Rachel and her team played outstandingly and did not lose a single match in the whole series.

Team Homan
                                                                                                           Team Homan

They also defeated Val Sweeting in the final and retained their title for the year again.

This win made Homan the youngest skip to win the Scotties consecutively.

The 2014 Ford World Women’s Curling Championship approached closer, and Homan and her team were coming off a fresh win, so they were excited about it.

In the 2014 Ford World Women’s Curling Championship, they performed well and got to the finals but unfortunately lost in the finals.

Despite losing, they performed exceptionally well, and it was a very intense final.

Even though it was a bummer, Rachel and her teammates did their best, so they were somewhat happy with the outcome.

They earned the silver medal and stood in second place.

You may want to read about Brad Jacobs.

Change in the team

Things were going fine, but just fine was not enough, so they decided to change their second position.

Joanne Courtney was invited to join the team and play alongside Rachel and her teammates.

The fans were expecting rather well performances from the team as they had a rooster change, but unfortunately, that was not the case.

The Homan team had some rough patches and was not able to win any tournaments in the beginning.

The fans were getting impatient.

Again the finals curse had fallen upon the team, and they lost three straight finals at the 2014 Curlers Corner Autumn Gold Curling Classic,  2014 Canadian Open of Curling, and 2014 Canada Cup of Curling.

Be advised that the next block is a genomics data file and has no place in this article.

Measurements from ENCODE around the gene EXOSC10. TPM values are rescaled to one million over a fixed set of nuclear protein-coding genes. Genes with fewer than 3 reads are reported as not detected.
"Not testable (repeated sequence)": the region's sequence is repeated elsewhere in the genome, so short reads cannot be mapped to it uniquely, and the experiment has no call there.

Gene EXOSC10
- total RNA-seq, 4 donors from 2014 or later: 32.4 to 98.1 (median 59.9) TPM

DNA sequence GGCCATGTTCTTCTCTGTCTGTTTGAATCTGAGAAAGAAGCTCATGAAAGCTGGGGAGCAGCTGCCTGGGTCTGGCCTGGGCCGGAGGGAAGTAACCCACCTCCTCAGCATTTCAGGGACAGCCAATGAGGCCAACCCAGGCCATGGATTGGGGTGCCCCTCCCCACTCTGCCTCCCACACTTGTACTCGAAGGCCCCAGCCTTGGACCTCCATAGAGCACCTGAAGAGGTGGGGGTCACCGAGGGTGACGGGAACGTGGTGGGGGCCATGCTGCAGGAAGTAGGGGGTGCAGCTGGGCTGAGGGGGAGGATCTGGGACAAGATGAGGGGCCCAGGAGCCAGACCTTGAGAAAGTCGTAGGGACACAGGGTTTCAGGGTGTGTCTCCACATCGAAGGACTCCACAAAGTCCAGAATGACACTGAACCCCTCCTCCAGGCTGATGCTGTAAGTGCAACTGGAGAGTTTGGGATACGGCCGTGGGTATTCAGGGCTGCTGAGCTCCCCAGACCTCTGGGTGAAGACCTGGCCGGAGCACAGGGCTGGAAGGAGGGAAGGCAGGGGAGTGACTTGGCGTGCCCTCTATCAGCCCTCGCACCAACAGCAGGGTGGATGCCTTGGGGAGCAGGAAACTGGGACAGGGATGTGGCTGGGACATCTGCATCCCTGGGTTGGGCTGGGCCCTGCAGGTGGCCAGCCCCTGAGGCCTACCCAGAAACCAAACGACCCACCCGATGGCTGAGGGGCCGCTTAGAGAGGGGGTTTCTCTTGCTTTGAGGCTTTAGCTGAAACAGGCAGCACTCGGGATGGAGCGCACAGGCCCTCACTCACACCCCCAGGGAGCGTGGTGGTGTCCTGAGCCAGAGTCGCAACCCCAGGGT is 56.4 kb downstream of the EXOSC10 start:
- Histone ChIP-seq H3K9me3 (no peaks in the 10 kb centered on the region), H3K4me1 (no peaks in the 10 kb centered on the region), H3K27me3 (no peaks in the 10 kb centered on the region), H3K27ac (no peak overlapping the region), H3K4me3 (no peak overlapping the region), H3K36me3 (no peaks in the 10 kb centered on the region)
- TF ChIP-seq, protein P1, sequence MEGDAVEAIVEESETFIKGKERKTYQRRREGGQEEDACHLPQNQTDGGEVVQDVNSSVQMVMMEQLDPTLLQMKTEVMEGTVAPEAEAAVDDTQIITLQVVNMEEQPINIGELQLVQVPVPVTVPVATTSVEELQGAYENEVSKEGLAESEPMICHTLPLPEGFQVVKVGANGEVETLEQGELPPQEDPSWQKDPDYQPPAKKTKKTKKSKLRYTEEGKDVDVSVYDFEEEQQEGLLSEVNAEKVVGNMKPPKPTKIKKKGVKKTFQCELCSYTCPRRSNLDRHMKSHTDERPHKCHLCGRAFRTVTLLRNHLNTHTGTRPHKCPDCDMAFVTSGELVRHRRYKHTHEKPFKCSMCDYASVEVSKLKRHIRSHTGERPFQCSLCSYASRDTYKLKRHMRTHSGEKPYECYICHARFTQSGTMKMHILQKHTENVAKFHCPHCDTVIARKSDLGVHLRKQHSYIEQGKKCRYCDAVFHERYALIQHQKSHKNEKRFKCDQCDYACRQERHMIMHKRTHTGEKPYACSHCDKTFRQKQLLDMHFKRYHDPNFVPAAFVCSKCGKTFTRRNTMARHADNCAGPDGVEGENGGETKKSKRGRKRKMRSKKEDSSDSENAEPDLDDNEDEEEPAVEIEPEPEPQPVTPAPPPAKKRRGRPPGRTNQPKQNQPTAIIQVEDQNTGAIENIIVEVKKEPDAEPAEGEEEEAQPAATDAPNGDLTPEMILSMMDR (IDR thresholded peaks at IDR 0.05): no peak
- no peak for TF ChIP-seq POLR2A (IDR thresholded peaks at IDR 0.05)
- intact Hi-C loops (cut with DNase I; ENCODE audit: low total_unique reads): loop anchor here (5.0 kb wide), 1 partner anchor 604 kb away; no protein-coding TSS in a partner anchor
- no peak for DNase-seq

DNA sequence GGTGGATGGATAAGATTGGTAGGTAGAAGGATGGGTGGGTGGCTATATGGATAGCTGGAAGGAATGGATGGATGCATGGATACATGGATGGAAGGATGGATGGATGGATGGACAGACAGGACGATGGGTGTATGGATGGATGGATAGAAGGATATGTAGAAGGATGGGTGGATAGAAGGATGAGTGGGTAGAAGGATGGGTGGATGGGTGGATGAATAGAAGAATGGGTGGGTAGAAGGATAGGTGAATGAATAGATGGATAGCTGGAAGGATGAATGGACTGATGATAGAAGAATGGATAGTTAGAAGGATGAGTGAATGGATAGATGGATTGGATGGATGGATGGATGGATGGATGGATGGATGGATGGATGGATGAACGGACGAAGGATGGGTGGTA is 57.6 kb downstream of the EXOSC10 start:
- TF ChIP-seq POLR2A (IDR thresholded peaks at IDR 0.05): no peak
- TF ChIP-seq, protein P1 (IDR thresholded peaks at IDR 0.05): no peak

Despite the 2015 season being a bad year, they decided to stick together, and in the next season, they started conquering every match and tournament.

The same team that lost three finals in a row went on to win six World Curling Tour events in a row.

<<Sadio Mane: Early Life, Charity, Awards & Net Worth>>


After an outstanding performance in the 2016 season, Homan and her team were selected to represent Canada in the Olympic games.

They started the year by winning the 2017 Canadian Olympic Curling Trials.

This win pretty much solidified their position to represent the Canadian team in the 2018 winter Olympics.

The Olympics were not going to be easy due to the vast crowd and expectations of the whole country.

It seemed as if the pressure had got the best of them, and they started their Olympic journey with three consecutive losses.

But they did not lose hope despite being in a bad situation and won their next three games but followed it up with two losses again.

In the playoffs, they won 3 games and lost five games.

This placed them around the bottom of the group, which resulted in them getting eliminated from the playoff stages of the tournament.

The Burned Rock

During the 2018 Winter Olympics held at Gangneung, South Korea, a drama arose when a Danish player touched a stone at rest in its home, a burned rock. The opposing team had three options; to either ignore the foul, re-arrange the stones, or remove the stone.